Women at Risk of Breast Cancer Making Similar Choices
WebMD News Archive
June 8, 2000 -- Despite medical advances, breast cancer still strikes fear
in the hearts of women worldwide. According to a Dutch study in the June 10
issue of The Lancet, most young women with mothers or sisters who have
had breast cancer, and who themselves have children, will choose to be tested
for the breast cancer gene BRCA if they have access to testing. And over
half of those who learn they have the gene will decide to have their breasts
removed just to be on the safe side.
Women who have the gene have a 50% to 80% risk of getting breast cancer.
These women are also more likely to develop cancers when they're young, and to
have more serious types of cancer. Surgical removal of the breasts, called
preventive mastectomy, can reduce the risk of breast cancer by about 90% in
The senior author of the new study, Jan G.M. Klijn, MD, PhD, tells WebMD
that among those women with children, 83% under age 50 chose to be tested for
the gene. After age 50, 40% of women chose to be tested. Klijn is a professor
of medical oncology and chair of the Rotterdam Family Cancer Clinic in
After receiving their test results, Klijn reports that over half of the
women with the gene had preventive mastectomies. This included a high of almost
70% of women in their early 30s, down to 11% of women over age 55.
Stephen E. Karp, MD, who was not involved in the study, says that more
patients and physicians are becoming convinced that preventive mastectomy is a
reasonable choice for some women who discover that they have these dangerous
gene defects. Karp is assistant professor of surgery in the division of
surgical oncology at the Medical College of Virginia in Richmond.
Karp says that the over-50% rate of mastectomy in the Dutch study is very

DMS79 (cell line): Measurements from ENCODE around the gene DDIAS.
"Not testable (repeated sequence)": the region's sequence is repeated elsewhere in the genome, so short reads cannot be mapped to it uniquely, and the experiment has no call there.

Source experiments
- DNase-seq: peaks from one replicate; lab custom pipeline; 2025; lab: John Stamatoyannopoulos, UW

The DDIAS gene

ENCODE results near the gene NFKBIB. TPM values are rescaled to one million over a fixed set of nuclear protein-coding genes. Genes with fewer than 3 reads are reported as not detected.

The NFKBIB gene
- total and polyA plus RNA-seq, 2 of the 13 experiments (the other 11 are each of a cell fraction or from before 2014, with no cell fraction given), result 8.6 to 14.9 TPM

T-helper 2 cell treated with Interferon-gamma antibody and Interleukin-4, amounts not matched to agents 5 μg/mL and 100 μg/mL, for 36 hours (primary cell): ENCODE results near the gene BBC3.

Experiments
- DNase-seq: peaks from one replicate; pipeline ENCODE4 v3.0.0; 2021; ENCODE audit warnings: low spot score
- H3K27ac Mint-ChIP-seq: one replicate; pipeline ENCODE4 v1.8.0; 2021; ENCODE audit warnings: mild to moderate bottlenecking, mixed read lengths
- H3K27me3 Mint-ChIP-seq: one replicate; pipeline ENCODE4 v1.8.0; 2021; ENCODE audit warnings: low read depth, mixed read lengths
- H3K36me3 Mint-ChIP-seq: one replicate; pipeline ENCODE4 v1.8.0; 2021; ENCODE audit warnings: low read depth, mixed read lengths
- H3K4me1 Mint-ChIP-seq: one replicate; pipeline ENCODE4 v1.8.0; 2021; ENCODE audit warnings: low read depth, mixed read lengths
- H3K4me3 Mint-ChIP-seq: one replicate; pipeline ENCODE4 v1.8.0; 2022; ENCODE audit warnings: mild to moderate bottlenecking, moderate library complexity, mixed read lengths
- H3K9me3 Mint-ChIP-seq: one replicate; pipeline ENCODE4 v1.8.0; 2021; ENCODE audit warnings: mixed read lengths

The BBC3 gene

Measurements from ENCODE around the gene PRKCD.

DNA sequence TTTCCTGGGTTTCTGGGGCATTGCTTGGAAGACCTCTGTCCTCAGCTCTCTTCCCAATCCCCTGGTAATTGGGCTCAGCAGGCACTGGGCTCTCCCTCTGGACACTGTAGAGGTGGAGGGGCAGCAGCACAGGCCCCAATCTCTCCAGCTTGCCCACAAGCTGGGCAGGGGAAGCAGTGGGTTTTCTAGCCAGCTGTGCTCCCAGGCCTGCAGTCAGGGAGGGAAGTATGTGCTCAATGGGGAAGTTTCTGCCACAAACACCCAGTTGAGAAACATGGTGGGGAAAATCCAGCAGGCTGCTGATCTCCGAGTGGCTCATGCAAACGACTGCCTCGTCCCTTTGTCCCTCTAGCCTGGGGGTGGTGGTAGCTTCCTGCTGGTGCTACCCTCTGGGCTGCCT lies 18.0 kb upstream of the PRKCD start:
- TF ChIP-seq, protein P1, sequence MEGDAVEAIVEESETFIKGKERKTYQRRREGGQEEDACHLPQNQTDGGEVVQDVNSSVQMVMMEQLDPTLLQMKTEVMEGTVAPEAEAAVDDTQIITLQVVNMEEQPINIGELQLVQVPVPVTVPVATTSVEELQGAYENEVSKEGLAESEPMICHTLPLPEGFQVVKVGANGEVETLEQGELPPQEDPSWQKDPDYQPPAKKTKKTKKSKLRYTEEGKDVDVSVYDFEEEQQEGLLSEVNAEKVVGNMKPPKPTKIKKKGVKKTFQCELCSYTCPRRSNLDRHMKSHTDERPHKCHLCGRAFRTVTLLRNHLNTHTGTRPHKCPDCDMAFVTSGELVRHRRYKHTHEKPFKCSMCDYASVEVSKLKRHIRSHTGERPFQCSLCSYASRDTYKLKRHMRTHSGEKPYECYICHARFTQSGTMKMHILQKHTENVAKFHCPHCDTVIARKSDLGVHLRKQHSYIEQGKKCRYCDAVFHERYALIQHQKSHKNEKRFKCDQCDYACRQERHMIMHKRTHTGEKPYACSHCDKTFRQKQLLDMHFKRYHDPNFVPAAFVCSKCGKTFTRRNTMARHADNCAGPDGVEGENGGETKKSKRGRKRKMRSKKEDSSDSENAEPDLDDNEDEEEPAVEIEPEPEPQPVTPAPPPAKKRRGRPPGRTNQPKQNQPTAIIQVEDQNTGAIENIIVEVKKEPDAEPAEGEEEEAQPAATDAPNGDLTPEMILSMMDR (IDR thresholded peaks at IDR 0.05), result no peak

high, but might partly reflect the fact that all of these women were from
families with a known, high incidence of serious breast cancer. "In my
experience, nobody wants a mastectomy, but women who have seen their mothers or
sisters die at an early age are more likely to be ready to give up their own
breasts to increase their safety," Karp says.
Parenthood was a strong factor in the Dutch women's decisions. "Most
younger women with children chose mastectomy. These women want to be there to
watch their children grow up, and many have themselves seen their mothers or
sisters die at age 30 or 40 from breast cancer," Klijn says. About 60% of
women with children chose mastectomy, vs. 14% of childless women.
Access to screening was not an issue for the Dutch doctors, but Karp says
that it does affect many of his patients. "Many choose not to be tested ...
because they have no insurance or their insurance will not pay for the $2,000
test." He adds that he's had patients who have breast cancer in their
families who chose a preventive mastectomy that their insurance companies paid
for, even though they weren't sure they had the BRCA gene. "I think
it is criminal not to provide the funding that would enable us to avoid
mastectomy for women who do not need it," Karp says.